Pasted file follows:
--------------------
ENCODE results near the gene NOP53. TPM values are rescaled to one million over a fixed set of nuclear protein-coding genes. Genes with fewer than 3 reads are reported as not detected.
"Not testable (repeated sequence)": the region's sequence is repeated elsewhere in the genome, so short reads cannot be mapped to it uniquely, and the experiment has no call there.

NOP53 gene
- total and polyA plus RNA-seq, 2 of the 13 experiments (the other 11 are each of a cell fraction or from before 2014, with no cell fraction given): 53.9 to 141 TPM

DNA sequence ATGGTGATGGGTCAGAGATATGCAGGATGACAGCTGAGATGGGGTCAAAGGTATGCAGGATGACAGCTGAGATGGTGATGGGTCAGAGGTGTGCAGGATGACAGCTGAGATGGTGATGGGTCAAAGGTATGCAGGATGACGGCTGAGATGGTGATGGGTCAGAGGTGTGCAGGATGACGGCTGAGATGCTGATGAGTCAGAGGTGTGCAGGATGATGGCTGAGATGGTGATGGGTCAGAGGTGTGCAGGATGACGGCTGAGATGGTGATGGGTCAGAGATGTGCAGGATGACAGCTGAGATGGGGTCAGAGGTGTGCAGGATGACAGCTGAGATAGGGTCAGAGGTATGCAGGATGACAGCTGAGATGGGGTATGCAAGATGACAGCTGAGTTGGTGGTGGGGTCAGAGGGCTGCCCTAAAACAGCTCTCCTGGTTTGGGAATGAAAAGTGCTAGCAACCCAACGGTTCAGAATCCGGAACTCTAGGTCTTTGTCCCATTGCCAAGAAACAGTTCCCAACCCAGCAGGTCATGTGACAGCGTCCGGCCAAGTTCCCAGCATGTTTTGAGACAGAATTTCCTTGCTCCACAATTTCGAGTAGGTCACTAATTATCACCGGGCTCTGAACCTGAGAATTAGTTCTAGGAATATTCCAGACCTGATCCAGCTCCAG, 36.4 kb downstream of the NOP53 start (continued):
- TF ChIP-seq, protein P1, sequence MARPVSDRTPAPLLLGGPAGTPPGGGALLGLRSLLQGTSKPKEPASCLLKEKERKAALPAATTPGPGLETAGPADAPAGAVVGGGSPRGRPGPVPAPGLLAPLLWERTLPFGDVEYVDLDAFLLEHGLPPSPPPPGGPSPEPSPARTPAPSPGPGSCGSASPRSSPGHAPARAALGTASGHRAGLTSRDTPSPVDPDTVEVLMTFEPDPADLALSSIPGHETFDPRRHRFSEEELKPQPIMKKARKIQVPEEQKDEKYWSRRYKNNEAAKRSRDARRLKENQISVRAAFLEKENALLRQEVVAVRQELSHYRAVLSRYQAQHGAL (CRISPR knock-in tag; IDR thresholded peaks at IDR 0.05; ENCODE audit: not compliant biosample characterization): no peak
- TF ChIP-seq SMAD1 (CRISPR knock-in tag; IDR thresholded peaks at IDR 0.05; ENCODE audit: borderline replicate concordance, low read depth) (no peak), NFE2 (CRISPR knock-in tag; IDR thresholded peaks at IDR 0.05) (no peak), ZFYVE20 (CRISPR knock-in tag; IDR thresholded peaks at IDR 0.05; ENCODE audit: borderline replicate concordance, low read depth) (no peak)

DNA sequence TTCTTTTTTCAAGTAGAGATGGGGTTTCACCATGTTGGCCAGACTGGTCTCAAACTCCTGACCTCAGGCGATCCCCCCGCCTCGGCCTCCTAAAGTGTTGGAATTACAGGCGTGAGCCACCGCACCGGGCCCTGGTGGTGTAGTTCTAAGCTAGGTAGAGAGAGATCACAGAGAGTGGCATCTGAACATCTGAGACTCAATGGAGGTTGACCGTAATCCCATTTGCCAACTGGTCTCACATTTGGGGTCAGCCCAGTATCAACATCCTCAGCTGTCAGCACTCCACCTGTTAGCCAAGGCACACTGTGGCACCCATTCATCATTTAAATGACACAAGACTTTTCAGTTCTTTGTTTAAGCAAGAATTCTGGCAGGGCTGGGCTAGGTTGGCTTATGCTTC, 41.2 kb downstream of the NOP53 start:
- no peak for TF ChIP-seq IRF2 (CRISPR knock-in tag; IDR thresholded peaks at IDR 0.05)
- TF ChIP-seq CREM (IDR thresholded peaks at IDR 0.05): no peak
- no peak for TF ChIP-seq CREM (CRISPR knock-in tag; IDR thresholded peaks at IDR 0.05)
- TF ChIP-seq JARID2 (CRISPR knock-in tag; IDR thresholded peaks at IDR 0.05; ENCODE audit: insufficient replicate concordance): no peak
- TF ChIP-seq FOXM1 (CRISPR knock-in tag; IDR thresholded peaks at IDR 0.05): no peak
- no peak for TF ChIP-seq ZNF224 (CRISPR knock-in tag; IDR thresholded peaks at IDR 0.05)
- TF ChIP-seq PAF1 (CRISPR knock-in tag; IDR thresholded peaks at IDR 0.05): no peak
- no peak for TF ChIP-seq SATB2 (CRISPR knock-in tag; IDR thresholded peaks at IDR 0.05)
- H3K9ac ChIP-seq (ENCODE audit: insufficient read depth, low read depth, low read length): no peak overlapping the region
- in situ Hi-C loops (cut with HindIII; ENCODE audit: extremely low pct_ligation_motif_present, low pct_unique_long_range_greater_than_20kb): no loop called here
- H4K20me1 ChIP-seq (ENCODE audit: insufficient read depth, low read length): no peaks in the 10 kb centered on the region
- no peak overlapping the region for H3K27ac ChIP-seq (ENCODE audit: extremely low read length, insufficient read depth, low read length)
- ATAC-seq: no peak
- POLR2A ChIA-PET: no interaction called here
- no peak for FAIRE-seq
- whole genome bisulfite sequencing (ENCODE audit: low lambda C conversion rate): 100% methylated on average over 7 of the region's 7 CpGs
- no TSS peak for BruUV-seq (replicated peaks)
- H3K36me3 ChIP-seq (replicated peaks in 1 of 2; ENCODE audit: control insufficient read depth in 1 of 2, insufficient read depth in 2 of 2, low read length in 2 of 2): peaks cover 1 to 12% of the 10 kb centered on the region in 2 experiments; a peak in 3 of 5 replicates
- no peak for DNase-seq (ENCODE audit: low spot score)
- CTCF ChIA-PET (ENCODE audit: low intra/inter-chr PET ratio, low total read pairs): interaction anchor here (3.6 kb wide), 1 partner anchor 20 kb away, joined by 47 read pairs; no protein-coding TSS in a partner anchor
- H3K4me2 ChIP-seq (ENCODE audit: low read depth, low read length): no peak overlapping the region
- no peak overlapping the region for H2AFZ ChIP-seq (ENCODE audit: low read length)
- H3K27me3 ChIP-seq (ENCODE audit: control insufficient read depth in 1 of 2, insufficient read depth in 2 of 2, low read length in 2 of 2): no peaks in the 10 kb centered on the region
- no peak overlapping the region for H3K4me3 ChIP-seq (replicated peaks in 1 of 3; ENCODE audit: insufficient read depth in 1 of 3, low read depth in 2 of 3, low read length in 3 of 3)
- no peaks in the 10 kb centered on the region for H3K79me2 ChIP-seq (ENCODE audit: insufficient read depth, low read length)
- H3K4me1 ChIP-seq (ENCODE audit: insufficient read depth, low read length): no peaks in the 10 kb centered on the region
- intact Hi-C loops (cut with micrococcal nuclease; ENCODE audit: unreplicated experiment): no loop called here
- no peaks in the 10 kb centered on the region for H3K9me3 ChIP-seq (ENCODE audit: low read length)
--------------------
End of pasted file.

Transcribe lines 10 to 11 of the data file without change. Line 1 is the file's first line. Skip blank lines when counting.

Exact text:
- TF ChIP-seq CREM (IDR thresholded peaks at IDR 0.05): no peak
- no peak for TF ChIP-seq CREM (CRISPR knock-in tag; IDR thresholded peaks at IDR 0.05)